(MENAFN - Kuwait News Agency (KUNA)) Kuwait's gross domestic product (GDP) growth could reach a healthy-looking 5.4 percent in 2012, but growth in the non-oil sector, at 4 percent, will remain below the regional average, according to an economic report.
Two key factors are holding the economy back: the slow pace of execution of the government's four-year development program (2010/11-2013/14), and lingering effects from the financial crisis, which have undermined business confidence. In addition, structural reforms are needed in labor and product markets to improve the economy's underlying growth potential, showed the report, released by the National Bank of Kuwait (KBK).
Crude oil output jumped by 16 percent y/y to 2.9 million barrels per day (mbpd) in mid-2012, its highest level for years (other sources put output at 3 mbpd, closer to its maximum capacity of 3.3 mbpd). Despite the recent fall in oil prices, output remains close to current levels throughout the year and next as OPEC seeks to rebuild global crude inventories and support global growth. This translates into a strong 8 percent increase in real oil GDP this year but no growth in 2013. High output levels increase the importance of implementing the sector's expansion plans, which have been held up by technical and political factors, it said.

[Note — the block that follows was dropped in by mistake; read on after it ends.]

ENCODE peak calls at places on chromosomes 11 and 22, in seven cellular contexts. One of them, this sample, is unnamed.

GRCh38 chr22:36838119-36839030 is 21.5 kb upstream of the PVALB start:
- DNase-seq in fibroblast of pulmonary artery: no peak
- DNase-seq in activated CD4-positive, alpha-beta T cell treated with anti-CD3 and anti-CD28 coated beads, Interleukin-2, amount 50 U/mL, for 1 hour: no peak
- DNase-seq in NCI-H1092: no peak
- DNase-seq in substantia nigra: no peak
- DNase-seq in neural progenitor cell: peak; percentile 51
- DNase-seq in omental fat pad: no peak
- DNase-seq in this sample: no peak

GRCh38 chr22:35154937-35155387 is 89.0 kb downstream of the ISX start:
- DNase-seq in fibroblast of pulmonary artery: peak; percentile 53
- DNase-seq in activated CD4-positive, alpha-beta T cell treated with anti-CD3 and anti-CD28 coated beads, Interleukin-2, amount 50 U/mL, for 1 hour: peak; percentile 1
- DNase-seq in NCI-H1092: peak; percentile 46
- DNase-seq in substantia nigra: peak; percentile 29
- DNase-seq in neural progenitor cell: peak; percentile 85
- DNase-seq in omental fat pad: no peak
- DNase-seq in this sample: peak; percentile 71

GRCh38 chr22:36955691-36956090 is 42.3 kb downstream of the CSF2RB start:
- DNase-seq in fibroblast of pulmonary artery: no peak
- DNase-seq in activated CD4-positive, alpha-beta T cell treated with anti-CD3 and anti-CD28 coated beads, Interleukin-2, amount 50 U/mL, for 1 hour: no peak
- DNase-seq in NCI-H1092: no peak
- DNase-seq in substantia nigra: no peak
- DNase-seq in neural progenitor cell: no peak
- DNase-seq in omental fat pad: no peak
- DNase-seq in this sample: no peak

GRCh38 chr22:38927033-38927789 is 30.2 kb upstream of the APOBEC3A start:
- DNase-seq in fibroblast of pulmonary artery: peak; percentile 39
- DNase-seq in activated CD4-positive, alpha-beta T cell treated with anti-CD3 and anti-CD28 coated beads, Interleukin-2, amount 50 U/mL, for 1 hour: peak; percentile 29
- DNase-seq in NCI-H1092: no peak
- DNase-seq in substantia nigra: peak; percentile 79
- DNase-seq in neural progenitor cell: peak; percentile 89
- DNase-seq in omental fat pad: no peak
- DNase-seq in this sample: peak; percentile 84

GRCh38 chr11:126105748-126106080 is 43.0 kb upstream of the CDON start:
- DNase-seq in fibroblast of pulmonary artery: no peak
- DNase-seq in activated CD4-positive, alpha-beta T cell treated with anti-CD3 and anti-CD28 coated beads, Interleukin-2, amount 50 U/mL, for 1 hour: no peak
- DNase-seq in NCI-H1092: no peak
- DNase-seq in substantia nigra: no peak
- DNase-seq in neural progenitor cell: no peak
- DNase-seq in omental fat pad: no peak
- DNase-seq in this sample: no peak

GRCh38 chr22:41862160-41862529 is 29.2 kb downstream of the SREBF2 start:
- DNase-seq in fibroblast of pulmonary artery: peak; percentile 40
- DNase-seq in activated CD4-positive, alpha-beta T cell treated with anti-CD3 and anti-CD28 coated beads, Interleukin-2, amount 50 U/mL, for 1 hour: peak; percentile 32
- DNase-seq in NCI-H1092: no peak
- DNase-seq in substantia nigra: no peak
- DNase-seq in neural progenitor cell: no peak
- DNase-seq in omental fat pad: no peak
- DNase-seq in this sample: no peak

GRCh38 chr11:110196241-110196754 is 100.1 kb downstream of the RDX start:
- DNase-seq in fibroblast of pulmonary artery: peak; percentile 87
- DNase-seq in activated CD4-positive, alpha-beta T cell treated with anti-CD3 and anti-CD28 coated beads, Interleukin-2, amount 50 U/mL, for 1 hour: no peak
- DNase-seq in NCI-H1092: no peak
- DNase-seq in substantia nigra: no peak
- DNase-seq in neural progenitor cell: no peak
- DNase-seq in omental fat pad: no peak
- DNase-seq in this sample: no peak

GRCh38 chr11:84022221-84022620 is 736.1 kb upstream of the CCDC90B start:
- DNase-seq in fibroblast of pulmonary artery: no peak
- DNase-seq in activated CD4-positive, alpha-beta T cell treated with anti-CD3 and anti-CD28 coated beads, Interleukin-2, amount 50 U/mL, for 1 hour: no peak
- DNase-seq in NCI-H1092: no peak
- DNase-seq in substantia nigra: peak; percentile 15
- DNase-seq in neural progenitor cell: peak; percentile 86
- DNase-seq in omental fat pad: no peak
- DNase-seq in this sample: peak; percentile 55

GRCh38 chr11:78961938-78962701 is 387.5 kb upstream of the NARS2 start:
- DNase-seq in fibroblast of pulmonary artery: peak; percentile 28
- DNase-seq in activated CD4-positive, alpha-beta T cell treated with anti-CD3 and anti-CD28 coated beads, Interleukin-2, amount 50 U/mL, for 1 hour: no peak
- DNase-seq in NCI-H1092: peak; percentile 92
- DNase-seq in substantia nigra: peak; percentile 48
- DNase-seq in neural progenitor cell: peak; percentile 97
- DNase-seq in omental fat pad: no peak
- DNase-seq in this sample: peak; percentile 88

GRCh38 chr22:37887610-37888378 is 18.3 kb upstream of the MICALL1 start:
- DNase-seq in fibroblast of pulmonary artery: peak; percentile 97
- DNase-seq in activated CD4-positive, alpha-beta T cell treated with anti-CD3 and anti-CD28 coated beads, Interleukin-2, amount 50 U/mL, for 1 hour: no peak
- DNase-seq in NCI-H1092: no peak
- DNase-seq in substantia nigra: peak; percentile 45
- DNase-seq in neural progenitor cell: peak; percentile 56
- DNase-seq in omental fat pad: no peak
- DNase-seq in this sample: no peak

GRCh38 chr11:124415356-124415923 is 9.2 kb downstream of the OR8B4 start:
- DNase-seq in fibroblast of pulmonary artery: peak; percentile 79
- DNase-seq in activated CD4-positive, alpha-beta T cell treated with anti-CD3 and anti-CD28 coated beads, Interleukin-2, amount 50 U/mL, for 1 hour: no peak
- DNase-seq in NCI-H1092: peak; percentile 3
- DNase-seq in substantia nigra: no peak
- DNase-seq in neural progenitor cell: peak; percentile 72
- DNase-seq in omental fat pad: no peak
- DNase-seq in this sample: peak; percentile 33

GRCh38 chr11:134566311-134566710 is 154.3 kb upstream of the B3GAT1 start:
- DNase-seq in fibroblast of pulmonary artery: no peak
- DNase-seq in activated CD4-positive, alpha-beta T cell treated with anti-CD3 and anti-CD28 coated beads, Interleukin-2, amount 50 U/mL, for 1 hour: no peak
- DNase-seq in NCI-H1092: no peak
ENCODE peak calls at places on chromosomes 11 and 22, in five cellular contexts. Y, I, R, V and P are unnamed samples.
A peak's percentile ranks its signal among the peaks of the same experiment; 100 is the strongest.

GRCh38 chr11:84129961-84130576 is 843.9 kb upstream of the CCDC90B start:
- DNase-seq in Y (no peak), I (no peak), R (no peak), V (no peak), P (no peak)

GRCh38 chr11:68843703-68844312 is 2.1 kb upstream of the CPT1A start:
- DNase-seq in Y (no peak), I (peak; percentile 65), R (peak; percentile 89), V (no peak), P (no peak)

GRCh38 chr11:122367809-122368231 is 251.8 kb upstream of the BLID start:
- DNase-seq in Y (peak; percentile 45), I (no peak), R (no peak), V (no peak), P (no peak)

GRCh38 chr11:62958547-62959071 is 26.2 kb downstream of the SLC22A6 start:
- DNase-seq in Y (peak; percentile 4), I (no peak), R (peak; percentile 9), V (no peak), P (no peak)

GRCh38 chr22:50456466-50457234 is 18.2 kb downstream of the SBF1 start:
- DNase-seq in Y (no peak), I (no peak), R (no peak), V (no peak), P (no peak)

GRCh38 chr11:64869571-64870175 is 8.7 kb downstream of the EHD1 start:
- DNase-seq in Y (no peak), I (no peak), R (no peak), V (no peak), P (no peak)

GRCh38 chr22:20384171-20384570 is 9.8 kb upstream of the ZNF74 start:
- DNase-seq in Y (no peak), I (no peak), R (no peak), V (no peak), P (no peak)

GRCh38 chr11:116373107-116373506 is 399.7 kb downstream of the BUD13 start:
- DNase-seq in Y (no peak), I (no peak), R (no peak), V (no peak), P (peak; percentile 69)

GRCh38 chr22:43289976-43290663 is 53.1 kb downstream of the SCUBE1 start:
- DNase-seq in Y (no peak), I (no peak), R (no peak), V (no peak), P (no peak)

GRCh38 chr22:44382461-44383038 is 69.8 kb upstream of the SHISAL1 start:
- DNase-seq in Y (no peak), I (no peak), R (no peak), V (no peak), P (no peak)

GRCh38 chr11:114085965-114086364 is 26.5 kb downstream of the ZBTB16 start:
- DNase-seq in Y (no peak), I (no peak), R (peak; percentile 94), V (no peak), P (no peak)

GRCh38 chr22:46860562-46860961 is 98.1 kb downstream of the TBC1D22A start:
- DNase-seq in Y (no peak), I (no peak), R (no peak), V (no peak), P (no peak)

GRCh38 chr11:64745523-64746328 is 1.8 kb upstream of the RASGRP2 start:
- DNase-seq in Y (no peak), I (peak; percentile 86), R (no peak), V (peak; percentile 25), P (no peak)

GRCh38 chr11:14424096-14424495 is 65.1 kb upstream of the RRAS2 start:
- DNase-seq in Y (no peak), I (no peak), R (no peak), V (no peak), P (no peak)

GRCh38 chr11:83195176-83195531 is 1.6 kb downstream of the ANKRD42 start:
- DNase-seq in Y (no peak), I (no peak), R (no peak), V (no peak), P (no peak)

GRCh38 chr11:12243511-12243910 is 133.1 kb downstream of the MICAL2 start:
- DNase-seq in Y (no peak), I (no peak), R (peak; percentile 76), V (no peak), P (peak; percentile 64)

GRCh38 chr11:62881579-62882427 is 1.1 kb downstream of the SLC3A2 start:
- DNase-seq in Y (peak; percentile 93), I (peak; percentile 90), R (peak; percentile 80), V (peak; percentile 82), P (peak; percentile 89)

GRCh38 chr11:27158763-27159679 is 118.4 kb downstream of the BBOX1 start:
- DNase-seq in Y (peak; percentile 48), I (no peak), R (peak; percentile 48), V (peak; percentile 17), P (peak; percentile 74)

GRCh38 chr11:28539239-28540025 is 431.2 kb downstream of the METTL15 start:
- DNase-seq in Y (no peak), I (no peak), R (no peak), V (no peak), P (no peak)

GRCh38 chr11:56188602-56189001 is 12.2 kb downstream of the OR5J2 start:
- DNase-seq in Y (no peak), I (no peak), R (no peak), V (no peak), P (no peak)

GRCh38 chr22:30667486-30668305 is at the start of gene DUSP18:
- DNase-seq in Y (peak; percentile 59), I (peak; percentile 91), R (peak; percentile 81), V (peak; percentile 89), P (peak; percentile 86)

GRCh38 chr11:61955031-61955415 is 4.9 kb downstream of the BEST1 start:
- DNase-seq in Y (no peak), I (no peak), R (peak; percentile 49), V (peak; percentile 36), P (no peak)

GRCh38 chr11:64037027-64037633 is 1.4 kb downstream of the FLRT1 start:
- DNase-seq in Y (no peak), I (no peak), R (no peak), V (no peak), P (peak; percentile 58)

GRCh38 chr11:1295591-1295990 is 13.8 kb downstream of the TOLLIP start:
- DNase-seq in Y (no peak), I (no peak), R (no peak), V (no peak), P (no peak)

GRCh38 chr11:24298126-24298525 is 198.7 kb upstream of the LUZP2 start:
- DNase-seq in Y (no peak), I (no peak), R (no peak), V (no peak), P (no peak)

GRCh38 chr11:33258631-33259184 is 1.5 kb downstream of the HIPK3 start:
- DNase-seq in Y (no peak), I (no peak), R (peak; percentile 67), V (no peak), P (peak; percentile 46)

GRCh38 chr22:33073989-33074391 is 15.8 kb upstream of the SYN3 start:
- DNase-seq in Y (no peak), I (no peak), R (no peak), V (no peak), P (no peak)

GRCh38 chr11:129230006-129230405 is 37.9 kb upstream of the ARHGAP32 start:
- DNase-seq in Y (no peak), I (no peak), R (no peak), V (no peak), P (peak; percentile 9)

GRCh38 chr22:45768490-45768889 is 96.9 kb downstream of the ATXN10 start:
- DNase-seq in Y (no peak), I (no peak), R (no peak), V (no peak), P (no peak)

The consumer sector remains the bright spot of the non-oil economy, supported by high employment levels and large government-inspired salary and benefit increases for nationals. New retail developments have provided an outlet for spending growth. Activity in other sectors remains more subdued, with firms hesitant to take on more debt and lacking a major trigger to invest. One notable exception has been the residential property sector, where land and building sales have surged, it added.
Targeted public development plan spending for 2012/13 has been set at KD 5.5 billion, up 5 percent y/y. Based on estimated spending rates in previous years (58-62 percent of targeted), this could boost total fixed investment by 0.3 percent of GDP. Consumer price inflation is expected to average 3-4 percent this year and next, little changed from recent levels. Previously high food price inflation has decelerated as the lagged effect of falls in global food prices has taken hold. Although consumer spending will remain strong, soft monetary conditions and a strong US dollar are expected to help keep inflation low, it pointed out.
Despite a projected dip in oil prices, budget and external surpluses will continue to be very large. Government spending could leap by as much as 17 percent in 2012/13 in light of recent increases in public sector pay and social spending. Oil revenues, however, could also increase on higher than expected production levels. The net effect is a slight decrease in the budget surplus to 23 percent of GDP. We assume that spending growth slows to 5 percent in 2013/14. Nevertheless, fiscal policy will continue to provide key support for the economy while private sector activity recovers, it concluded.